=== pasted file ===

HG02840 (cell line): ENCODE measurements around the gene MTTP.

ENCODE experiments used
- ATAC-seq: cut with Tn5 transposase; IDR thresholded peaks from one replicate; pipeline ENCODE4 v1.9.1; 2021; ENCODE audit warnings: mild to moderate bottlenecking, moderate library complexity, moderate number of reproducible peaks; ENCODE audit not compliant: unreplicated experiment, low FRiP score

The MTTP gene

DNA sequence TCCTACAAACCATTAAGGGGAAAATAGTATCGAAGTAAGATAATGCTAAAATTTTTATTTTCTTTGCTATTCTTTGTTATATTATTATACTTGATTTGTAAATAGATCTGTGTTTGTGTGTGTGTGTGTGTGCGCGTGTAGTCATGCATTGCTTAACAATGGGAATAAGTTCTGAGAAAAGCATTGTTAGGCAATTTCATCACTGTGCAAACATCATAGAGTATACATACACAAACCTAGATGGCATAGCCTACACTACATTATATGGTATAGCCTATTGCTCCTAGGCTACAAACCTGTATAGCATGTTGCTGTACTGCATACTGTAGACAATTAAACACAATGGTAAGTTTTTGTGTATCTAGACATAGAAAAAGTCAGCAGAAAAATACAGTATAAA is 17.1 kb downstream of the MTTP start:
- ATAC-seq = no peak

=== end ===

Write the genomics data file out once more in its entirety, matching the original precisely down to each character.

HG02840 (cell line): ENCODE measurements around the gene MTTP.

ENCODE experiments used
- ATAC-seq: cut with Tn5 transposase; IDR thresholded peaks from one replicate; pipeline ENCODE4 v1.9.1; 2021; ENCODE audit warnings: mild to moderate bottlenecking, moderate library complexity, moderate number of reproducible peaks; ENCODE audit not compliant: unreplicated experiment, low FRiP score

The MTTP gene

DNA sequence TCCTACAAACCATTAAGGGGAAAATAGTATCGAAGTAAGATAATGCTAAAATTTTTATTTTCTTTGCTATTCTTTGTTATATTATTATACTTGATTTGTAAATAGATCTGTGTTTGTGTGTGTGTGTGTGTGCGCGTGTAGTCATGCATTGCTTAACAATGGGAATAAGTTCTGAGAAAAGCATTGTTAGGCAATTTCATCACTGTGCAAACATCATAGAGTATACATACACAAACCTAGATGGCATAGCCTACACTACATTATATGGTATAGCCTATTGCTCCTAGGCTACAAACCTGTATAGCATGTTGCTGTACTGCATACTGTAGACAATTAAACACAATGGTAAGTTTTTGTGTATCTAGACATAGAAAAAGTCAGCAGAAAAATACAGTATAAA is 17.1 kb downstream of the MTTP start:
- ATAC-seq = no peak